Although other polities during this period are often called kingdoms, they do not appear to have achieved sufficient size and complexity to be classified as states by most archaeologists. The Chincha culture of southern Peru, for example, was the preeminent trader along the Pacific coast, but the Chincha chose to control the sea instead of controlling the lands around them. The Aymara kingdoms of Lake Titicaca were perhaps the most populous and powerful in the Andes, yet remained politically fragmented. Other cultures, such as the Ica, Wanka, Chiribaya, Inca, and Chanka, were important regional powers that also failed to develop into states. By at least the beginning of the fifteenth century, however, one of these groups, the Inca, consolidated the area around Cuzco into a state that eventually dominated Chimu and the kingdoms of Peru.

The Inca

The Inca Empire, the largest pre-Hispanic state ever known in the Americas, stretched from the northern border of Ecuador to the present-day Chilean capital of Santiago. According to native accounts and archaeological evidence, the Inca expansion began in the first half of the fifteenth century. Using a mixture of diplomacy and force, the Inca managed to conquer much of the Andean cordillera in less than one hundred years. Cuzco, the capital, contained an assortment of palaces, temples, and residences arranged around two plazas in the city’s center. Royal estates, like the site of Machu Picchu, dotted the landscape around the capital.

The Inca Empire arranged conquered populations into four administrative quarters called Collasuyo, Antisuyu, Cuntisuyu, and Chinchasuyu. Although many local practices were often allowed to continue in conquered regions, the empire frequently made significant changes to a group’s political organization, settlement locations, and economic specializations. The heart of imperial administration was a system of regional centers that were interconnected by a road system. Among the many purposes served by these facilities, the most important was the collection and redistribution of goods obtained by the state through the labor tax levied upon its subjects. The Inca labor tax was couched within an idiom of reciprocity by which the Incas would return services rendered to the state by hosting workers at feasts where prodigious amounts of food and corn beer were consumed.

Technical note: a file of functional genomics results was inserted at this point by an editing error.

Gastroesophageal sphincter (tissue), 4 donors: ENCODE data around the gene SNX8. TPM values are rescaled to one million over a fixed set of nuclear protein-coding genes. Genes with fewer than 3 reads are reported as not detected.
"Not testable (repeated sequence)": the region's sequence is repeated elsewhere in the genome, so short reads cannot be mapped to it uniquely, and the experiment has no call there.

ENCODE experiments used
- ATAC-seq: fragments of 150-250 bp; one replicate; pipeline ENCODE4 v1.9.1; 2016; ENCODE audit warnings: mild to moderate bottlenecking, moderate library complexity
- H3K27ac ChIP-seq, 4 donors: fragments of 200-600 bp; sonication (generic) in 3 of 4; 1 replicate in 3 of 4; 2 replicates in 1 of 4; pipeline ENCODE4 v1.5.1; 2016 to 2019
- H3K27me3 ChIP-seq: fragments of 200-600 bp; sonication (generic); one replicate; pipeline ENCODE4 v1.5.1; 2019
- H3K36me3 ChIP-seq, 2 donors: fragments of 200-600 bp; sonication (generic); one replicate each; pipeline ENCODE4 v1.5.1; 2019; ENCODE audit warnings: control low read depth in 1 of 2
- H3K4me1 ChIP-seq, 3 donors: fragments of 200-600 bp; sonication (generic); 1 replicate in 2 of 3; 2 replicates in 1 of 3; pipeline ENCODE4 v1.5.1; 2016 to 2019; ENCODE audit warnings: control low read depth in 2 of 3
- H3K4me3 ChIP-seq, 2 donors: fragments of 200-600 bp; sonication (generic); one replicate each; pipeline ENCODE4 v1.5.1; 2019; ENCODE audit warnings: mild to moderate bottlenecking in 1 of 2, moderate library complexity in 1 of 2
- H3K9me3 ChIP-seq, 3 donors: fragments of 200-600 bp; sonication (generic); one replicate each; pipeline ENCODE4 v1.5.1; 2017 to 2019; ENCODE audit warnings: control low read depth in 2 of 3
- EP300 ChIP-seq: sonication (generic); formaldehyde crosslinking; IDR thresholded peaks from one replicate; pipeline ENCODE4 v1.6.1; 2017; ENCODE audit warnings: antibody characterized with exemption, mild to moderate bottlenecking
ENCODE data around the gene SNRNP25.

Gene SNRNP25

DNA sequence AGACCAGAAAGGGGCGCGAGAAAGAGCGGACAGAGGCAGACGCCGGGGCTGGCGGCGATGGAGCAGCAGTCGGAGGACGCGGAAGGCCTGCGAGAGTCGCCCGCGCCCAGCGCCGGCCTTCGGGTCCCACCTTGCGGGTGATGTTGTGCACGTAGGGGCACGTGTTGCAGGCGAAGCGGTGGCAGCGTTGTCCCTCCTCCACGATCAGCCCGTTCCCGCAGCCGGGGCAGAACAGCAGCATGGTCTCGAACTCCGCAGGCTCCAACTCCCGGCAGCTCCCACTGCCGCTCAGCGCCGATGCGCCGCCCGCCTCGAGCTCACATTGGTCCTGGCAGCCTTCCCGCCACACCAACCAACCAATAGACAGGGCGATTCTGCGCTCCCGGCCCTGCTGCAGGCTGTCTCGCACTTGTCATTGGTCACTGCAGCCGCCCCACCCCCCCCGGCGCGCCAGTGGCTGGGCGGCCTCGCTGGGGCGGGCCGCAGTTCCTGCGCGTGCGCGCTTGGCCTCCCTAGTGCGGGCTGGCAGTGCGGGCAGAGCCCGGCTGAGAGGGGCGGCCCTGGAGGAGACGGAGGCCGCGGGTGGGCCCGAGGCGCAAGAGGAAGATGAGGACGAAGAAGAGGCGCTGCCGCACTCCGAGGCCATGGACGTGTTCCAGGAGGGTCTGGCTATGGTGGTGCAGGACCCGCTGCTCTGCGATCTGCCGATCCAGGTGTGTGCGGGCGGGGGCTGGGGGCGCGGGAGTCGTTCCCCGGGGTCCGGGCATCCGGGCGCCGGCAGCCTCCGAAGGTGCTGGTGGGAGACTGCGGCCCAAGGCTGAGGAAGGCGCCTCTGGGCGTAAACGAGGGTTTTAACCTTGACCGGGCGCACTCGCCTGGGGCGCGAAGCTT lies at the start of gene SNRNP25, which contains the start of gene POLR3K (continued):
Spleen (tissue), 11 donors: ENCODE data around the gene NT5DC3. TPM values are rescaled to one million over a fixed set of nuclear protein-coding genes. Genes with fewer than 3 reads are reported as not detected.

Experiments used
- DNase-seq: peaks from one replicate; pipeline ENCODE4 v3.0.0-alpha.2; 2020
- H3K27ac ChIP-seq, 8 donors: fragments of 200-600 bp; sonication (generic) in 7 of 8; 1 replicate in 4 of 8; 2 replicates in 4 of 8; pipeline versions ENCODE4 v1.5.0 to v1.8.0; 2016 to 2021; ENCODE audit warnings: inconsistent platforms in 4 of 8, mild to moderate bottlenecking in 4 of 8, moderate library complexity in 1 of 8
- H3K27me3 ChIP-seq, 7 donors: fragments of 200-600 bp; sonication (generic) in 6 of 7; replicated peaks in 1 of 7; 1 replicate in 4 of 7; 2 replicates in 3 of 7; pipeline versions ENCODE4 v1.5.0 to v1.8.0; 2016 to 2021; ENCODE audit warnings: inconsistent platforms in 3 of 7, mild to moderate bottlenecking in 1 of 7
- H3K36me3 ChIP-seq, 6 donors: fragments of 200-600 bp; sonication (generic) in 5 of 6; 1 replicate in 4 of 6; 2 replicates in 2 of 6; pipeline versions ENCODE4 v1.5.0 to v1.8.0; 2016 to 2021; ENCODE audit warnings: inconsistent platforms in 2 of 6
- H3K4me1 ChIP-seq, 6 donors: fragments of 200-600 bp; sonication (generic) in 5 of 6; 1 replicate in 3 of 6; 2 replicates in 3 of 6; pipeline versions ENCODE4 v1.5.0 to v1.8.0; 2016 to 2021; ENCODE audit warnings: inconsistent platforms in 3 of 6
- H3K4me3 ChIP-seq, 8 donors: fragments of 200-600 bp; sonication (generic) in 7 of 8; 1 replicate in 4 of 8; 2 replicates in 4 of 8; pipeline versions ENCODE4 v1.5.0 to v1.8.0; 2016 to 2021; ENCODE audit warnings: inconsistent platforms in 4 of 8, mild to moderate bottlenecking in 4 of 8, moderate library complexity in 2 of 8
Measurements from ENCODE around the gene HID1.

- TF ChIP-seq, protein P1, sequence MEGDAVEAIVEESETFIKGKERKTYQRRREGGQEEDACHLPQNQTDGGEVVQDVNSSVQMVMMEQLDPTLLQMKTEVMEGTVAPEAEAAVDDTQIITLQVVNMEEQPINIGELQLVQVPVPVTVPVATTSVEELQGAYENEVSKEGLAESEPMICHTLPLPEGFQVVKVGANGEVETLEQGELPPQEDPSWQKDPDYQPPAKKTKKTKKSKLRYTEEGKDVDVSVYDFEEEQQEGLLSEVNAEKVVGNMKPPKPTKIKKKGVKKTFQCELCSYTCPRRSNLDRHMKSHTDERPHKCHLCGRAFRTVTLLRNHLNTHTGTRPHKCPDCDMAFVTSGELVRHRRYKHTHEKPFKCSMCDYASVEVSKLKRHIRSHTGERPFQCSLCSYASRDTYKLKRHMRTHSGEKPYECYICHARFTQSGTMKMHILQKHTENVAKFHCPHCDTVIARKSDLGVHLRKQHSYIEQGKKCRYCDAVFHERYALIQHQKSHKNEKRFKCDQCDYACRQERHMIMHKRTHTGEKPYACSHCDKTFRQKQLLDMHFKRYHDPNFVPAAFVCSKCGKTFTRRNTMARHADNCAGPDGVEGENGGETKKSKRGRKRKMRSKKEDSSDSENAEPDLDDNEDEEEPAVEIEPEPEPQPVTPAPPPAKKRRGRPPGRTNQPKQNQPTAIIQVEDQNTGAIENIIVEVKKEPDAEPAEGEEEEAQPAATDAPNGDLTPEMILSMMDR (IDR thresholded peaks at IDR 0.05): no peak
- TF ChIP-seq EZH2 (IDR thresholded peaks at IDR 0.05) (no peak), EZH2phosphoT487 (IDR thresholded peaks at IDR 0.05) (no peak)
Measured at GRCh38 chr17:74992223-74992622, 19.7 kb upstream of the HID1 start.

By the beginning of the sixteenth century, Inca rulers strained to keep down rebellions throughout the overextended empire. Wave of epidemics and a war of succession further weakened the Inca state in the 1520s. Francisco Pizzaro (1475–1541) and a small band of Spanish adventurers delivered the deathblow to the empire by capturing Cuzco in 1533.

The Evolution of the Andean State

Along with Mesopotamia, China, Egypt, India, and Mesoamerica, the Andes is one of the locations to witness the emergence of the first states. While Andean examples share certain similarities with these other early states, we cannot understand the evolution of Andean social complexity without an appreciation for the region’s landscapes and cultures. The Inca Empire, for example, was adapted to the rugged mountains, desert coastal plain, and narrow river valleys of the Andes. The people of the Andes adapted to this environment by creating kin-based communities that united agricultural and herding settlements draped across highly compacted environmental zones. With their few outside needs provided by llama caravans that carried products from place to place, the challenge faced by Andean states was to find a means by which to coax these independent, self-sufficient groups to come under their control. The earliest societies in the Andes failed in their attempts to build states through the manipulation of religious ideologies alone. Successful states in the Andes, including the Inca, also had to rely on coercion and, more importantly, the redistribution of food, drink, and prestige objects. Clearly, to understand the evolution of the Andean state, one needs to understand the Andes.